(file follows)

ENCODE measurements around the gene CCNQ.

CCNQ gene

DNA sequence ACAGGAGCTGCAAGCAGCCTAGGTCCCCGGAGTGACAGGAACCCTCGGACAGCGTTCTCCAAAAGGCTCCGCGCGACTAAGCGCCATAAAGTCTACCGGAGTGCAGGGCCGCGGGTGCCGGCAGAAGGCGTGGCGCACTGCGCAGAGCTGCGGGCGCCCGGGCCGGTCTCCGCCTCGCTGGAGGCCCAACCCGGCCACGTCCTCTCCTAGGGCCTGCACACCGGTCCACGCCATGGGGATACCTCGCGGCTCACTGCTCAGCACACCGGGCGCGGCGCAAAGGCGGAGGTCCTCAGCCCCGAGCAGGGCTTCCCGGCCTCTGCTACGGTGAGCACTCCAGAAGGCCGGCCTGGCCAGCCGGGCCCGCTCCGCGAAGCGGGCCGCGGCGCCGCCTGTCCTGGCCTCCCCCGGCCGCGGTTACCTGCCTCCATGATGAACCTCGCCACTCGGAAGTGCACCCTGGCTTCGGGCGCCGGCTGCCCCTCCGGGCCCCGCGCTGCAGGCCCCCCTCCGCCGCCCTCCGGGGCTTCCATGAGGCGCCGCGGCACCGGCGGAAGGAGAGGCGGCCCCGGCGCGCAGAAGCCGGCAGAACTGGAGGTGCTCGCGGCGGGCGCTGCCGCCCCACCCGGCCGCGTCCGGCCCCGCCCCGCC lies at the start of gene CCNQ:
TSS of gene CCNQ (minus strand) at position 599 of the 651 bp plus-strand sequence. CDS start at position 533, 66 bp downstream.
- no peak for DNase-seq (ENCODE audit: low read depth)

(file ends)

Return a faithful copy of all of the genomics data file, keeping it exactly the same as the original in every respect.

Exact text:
ENCODE measurements around the gene CCNQ.

CCNQ gene

DNA sequence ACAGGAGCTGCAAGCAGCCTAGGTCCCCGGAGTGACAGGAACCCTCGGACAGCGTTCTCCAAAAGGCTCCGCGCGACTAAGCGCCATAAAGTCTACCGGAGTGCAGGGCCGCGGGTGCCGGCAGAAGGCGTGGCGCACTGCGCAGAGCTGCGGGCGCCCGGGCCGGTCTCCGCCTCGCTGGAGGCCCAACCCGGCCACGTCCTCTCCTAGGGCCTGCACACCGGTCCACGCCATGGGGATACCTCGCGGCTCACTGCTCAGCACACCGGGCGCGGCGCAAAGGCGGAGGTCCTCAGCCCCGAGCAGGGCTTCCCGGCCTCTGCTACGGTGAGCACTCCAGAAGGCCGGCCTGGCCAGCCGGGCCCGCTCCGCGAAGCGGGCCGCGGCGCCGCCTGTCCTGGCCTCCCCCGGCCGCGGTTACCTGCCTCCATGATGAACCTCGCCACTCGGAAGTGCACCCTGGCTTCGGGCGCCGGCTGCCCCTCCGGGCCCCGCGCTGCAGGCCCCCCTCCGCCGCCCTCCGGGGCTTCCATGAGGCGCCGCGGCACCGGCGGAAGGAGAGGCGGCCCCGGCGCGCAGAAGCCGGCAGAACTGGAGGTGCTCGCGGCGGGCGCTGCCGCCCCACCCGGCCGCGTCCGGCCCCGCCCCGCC lies at the start of gene CCNQ:
TSS of gene CCNQ (minus strand) at position 599 of the 651 bp plus-strand sequence. CDS start at position 533, 66 bp downstream.
- no peak for DNase-seq (ENCODE audit: low read depth)